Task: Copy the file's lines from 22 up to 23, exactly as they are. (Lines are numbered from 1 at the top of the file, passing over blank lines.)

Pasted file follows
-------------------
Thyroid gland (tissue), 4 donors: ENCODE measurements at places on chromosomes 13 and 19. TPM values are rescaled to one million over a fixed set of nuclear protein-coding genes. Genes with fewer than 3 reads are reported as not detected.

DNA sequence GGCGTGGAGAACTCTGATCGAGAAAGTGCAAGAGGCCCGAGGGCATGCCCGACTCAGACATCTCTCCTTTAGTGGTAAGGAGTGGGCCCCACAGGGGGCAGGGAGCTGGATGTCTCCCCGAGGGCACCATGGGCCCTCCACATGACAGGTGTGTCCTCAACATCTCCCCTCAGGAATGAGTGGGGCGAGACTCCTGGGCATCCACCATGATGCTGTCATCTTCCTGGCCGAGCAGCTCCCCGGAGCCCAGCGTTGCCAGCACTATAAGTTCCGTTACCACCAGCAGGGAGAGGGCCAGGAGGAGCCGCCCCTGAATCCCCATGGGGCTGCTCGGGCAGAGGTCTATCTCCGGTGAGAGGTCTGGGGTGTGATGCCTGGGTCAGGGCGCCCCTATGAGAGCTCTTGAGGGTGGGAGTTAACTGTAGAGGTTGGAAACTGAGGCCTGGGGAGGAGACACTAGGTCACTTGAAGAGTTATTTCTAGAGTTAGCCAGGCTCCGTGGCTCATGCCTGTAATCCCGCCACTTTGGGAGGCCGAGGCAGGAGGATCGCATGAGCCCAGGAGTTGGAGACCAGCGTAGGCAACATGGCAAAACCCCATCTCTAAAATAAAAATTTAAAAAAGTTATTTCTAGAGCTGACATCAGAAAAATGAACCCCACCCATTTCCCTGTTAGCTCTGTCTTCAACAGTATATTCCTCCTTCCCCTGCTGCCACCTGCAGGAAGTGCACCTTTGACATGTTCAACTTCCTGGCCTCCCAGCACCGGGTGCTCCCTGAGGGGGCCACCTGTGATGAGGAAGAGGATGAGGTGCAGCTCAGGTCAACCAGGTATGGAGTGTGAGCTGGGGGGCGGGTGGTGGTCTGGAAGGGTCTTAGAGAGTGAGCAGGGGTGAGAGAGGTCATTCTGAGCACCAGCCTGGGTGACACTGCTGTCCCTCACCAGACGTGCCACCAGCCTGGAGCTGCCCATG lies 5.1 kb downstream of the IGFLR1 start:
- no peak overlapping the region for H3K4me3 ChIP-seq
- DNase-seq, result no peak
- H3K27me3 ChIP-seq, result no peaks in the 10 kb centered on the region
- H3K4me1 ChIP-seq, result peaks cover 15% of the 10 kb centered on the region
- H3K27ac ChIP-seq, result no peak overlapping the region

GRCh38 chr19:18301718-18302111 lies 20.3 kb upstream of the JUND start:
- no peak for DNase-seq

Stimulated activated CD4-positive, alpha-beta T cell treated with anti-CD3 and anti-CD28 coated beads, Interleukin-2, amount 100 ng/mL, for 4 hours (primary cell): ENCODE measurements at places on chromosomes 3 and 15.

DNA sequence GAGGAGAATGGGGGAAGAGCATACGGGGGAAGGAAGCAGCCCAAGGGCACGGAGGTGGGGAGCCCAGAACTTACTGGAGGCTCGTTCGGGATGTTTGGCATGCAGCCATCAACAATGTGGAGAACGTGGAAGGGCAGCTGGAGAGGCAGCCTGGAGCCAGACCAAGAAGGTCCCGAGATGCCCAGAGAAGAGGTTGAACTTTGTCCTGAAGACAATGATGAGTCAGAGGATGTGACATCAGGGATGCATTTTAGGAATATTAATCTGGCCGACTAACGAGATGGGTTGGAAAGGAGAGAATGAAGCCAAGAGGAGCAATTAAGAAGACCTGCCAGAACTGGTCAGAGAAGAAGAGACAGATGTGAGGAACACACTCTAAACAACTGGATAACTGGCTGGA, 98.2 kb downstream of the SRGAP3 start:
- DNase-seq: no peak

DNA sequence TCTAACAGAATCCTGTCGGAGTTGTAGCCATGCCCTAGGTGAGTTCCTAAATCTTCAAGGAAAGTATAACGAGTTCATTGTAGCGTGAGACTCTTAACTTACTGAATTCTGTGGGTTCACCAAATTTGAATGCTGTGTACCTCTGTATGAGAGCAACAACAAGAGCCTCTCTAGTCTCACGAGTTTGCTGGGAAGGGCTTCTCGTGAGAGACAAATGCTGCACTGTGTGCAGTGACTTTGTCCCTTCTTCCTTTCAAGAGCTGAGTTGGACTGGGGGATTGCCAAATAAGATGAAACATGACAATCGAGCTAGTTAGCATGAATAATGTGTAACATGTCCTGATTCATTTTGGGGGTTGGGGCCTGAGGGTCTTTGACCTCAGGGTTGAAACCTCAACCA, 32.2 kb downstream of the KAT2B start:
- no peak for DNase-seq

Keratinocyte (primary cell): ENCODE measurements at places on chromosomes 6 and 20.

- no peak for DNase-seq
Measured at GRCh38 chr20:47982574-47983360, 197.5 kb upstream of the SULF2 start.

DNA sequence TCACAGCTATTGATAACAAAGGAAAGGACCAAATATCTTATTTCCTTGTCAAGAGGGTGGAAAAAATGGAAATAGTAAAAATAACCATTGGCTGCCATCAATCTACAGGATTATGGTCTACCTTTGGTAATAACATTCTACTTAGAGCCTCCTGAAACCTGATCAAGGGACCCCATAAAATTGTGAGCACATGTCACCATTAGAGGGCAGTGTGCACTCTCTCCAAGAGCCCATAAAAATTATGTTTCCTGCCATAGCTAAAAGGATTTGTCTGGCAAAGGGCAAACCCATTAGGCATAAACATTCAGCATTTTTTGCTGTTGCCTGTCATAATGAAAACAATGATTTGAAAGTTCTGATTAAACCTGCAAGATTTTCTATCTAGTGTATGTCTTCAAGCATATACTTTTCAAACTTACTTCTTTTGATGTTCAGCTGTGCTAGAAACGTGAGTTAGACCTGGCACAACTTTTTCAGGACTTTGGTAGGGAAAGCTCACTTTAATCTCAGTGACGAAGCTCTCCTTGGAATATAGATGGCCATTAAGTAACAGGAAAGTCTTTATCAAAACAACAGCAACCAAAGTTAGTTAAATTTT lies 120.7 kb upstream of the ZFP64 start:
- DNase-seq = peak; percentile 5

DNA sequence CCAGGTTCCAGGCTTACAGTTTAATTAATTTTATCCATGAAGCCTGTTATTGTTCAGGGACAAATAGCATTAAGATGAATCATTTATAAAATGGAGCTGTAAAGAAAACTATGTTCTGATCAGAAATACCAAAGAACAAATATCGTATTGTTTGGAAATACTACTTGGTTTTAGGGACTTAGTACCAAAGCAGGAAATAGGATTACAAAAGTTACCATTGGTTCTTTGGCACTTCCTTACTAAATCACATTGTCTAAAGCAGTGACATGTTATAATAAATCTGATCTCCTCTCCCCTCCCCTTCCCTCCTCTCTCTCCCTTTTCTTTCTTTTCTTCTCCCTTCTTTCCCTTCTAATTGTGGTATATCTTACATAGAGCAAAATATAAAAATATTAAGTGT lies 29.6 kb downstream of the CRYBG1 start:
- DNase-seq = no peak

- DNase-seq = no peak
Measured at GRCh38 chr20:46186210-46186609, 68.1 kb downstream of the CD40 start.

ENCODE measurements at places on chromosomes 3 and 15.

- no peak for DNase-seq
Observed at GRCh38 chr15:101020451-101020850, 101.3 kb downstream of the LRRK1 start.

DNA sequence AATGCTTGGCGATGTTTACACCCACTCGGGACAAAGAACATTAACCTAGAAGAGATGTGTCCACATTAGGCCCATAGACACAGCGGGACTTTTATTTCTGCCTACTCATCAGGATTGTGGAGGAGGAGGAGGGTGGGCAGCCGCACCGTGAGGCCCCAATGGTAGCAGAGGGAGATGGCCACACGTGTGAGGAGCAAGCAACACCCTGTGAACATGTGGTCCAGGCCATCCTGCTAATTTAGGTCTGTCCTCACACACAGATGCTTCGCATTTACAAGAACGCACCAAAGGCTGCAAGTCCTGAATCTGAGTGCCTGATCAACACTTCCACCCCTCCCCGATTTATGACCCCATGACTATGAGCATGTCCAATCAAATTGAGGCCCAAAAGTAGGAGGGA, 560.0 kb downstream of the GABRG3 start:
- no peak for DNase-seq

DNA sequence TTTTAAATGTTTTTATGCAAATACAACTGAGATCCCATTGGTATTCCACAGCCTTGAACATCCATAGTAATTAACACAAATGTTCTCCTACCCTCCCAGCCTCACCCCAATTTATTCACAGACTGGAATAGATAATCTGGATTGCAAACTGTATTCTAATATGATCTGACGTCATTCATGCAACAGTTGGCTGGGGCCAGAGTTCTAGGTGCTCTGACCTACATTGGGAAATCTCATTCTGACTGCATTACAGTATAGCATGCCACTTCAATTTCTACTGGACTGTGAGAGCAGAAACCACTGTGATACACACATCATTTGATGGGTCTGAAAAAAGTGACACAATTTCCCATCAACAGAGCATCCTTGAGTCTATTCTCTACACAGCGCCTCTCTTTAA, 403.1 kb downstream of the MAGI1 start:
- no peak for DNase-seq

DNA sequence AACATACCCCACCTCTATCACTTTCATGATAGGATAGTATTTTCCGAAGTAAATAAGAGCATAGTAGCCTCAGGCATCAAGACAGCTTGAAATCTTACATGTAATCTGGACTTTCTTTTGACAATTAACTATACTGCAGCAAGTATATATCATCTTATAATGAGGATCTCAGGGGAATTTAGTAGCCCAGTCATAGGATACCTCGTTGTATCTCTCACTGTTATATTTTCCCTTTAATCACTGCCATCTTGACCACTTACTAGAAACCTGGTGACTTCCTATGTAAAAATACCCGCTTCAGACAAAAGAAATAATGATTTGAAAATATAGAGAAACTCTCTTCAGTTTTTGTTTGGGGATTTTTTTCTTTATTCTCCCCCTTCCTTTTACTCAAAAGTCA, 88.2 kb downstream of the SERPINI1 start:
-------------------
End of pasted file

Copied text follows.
- DNase-seq = no peak
Measured at GRCh38 chr20:46186210-46186609, 68.1 kb downstream of the CD40 start.